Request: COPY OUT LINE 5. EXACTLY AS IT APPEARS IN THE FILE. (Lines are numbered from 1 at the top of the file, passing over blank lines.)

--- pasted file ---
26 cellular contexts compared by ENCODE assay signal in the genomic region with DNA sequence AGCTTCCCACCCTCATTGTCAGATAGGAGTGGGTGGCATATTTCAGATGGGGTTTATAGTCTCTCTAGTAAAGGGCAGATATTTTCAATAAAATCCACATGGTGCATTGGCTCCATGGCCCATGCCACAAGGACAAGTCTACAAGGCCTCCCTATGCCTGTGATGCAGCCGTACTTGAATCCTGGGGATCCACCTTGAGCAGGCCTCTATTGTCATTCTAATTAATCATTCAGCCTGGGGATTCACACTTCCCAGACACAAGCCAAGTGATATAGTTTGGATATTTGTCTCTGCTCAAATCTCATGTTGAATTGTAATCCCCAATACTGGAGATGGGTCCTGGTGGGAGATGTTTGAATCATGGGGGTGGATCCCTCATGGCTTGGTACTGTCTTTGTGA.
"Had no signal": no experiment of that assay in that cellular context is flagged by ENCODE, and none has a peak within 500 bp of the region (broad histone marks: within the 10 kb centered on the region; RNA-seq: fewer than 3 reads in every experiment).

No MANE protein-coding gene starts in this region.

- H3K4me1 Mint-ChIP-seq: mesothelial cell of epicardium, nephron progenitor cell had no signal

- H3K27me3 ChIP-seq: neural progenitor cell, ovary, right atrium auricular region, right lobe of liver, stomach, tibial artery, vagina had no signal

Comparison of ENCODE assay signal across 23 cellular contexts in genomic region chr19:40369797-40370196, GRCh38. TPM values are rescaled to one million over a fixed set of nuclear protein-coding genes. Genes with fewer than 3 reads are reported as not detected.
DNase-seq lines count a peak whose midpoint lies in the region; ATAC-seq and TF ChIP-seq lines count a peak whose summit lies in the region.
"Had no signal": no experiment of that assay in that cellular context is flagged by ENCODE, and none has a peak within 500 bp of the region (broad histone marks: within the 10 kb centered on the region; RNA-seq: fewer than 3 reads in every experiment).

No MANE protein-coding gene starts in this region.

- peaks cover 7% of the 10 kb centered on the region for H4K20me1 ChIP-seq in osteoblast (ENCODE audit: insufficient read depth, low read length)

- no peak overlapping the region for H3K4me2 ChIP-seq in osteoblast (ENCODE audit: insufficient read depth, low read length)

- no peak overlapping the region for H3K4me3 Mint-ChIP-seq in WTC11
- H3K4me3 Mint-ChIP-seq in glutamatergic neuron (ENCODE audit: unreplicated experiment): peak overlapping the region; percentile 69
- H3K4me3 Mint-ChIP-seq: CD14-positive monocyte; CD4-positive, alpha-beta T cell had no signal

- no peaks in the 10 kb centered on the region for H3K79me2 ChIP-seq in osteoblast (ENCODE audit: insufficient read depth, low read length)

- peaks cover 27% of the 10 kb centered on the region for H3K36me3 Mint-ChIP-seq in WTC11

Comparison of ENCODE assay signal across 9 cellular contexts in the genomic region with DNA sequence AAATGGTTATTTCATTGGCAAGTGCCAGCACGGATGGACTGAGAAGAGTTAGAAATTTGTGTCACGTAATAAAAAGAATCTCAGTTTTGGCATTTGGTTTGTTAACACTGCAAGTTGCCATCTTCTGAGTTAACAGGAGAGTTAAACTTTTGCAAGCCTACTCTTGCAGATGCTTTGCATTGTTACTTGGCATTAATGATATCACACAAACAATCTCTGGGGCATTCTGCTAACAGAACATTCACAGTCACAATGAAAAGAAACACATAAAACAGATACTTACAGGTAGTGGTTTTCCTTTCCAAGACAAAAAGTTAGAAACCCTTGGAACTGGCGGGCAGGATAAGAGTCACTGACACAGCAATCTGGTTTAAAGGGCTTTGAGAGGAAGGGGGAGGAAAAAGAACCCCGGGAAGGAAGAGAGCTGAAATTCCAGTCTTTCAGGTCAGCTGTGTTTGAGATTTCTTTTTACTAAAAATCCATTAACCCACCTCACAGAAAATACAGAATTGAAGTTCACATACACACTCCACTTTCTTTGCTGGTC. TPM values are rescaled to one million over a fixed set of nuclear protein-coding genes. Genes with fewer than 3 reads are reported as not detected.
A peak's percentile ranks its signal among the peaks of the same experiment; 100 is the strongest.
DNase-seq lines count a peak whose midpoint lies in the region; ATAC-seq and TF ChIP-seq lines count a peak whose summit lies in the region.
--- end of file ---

- H3K27me3 ChIP-seq: neural progenitor cell, ovary, right atrium auricular region, right lobe of liver, stomach, tibial artery, vagina had no signal